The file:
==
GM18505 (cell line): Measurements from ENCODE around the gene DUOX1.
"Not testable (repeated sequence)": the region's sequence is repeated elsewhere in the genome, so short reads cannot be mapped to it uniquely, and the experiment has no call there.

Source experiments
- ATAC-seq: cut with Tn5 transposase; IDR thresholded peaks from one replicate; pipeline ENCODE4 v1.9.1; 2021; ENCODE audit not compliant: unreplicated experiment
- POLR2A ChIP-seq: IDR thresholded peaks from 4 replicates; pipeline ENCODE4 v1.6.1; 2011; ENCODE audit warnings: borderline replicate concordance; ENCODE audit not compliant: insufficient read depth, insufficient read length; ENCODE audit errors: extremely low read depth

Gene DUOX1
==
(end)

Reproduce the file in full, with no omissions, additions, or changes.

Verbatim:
GM18505 (cell line): Measurements from ENCODE around the gene DUOX1.
"Not testable (repeated sequence)": the region's sequence is repeated elsewhere in the genome, so short reads cannot be mapped to it uniquely, and the experiment has no call there.

Source experiments
- ATAC-seq: cut with Tn5 transposase; IDR thresholded peaks from one replicate; pipeline ENCODE4 v1.9.1; 2021; ENCODE audit not compliant: unreplicated experiment
- POLR2A ChIP-seq: IDR thresholded peaks from 4 replicates; pipeline ENCODE4 v1.6.1; 2011; ENCODE audit warnings: borderline replicate concordance; ENCODE audit not compliant: insufficient read depth, insufficient read length; ENCODE audit errors: extremely low read depth

Gene DUOX1